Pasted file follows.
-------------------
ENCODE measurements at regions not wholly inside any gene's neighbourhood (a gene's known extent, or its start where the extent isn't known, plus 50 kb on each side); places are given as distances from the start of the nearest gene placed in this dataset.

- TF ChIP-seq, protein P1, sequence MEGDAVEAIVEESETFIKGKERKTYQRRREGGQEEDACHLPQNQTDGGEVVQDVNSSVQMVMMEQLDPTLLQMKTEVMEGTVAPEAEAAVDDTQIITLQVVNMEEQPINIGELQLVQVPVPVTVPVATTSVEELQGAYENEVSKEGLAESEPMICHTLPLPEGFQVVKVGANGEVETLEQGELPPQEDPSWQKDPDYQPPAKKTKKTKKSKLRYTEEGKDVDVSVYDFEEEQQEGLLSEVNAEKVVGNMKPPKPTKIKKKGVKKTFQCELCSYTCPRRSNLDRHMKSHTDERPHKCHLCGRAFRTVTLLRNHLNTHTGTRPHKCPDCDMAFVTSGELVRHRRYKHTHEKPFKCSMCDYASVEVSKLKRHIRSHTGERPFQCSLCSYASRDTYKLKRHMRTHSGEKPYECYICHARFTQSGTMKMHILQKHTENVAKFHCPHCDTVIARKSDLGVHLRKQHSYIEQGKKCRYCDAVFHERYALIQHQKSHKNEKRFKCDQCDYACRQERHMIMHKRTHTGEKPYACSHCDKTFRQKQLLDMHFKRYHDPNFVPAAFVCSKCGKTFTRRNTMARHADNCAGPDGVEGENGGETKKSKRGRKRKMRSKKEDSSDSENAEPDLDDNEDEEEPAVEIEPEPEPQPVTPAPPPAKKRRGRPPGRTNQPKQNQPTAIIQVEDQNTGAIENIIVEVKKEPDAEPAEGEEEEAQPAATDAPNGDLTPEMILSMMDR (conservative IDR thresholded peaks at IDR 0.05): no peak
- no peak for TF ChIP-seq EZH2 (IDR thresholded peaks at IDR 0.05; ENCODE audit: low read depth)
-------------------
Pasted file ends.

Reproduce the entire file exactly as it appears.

ENCODE measurements at regions not wholly inside any gene's neighbourhood (a gene's known extent, or its start where the extent isn't known, plus 50 kb on each side); places are given as distances from the start of the nearest gene placed in this dataset.

- TF ChIP-seq, protein P1, sequence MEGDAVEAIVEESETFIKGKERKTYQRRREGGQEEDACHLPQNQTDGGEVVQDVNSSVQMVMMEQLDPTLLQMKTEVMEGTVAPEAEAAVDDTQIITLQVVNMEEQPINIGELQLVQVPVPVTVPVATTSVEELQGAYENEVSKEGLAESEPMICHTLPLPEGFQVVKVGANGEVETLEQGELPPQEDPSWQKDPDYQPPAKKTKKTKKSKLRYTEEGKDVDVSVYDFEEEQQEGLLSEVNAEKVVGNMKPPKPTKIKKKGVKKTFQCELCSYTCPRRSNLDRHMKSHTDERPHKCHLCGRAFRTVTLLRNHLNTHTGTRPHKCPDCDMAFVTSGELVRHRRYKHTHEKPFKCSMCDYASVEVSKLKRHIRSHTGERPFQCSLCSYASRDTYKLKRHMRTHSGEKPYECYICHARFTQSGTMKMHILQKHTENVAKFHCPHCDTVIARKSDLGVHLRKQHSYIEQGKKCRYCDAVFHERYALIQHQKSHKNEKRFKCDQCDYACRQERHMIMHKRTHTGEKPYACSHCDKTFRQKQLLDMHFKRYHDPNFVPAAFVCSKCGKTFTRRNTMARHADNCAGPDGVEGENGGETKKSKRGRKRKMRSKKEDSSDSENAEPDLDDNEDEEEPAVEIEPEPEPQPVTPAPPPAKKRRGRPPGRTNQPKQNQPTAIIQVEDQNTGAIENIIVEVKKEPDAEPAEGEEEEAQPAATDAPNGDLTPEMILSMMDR (conservative IDR thresholded peaks at IDR 0.05): no peak
- no peak for TF ChIP-seq EZH2 (IDR thresholded peaks at IDR 0.05; ENCODE audit: low read depth)